Anti-abortion does not equal pro-life. It’s easy to feel righteous about imposing your beliefs on others when it doesn’t cost you anything to do so. Taking away a woman’s constitutional right to a private decision about her body doesn’t require an increase in taxes, doesn’t increase funding for the poor, and doesn’t provide healthcare for the uninsured. So you can feel good about imposing a religious belief on others through a legal decision without having to pay for it.
But a complete ban on abortions affects thousands of people in ways that anti-abortionists rarely acknowledge.
“If you don’t want to get pregnant, just don’t have sex.” The trope of abortion as a means of birth control for unprotected sex fails to consider the many difficult, and often tragic, reasons for terminating a pregnancy — rape, incest, ectopic pregnancies, the health of the mother, complications in fetal development.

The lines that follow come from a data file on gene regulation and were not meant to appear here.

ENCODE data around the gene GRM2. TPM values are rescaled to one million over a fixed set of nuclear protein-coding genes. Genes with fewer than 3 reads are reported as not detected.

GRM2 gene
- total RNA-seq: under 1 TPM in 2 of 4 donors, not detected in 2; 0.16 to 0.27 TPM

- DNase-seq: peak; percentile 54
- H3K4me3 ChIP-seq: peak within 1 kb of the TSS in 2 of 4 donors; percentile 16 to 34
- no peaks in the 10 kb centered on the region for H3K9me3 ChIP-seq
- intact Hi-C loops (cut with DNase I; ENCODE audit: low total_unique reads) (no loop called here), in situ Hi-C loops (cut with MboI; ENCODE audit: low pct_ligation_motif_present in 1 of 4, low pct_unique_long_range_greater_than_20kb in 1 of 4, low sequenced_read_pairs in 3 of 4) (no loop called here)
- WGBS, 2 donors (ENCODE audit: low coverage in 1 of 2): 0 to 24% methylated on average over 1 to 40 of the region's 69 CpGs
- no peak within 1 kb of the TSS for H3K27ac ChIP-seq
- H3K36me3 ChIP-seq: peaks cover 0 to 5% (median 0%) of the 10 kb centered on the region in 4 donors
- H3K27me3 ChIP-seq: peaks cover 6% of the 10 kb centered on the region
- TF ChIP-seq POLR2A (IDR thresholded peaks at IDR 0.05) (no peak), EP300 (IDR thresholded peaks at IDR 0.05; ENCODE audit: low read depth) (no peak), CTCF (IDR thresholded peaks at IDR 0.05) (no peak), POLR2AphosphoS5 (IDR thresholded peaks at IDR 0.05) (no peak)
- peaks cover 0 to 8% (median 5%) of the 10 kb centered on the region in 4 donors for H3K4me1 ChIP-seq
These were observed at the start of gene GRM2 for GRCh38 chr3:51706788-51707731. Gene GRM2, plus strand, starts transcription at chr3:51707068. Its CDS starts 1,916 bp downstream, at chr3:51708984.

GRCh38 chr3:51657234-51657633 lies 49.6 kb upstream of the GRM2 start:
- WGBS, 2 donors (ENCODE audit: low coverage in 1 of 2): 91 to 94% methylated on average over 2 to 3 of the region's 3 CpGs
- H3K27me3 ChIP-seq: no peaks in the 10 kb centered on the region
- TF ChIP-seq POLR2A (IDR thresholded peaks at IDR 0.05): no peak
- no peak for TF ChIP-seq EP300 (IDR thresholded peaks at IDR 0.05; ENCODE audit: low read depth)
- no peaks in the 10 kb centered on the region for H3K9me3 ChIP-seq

And the strongest supporters of a complete ban on abortions are often those who are against programs that help children and families. Why are the rights of a fetus more important than a child after it is born? Why is the so-called ‘pro-life movement’ against ensuring the health and safety of a child after it is born?
On June 24, 2022, Roe v. Wade was overturned, reversing almost 50 years of reproductive and civil rights.
And some of you were celebrating.
Here are some of the impacts of that decision.
Injury and death of pregnant people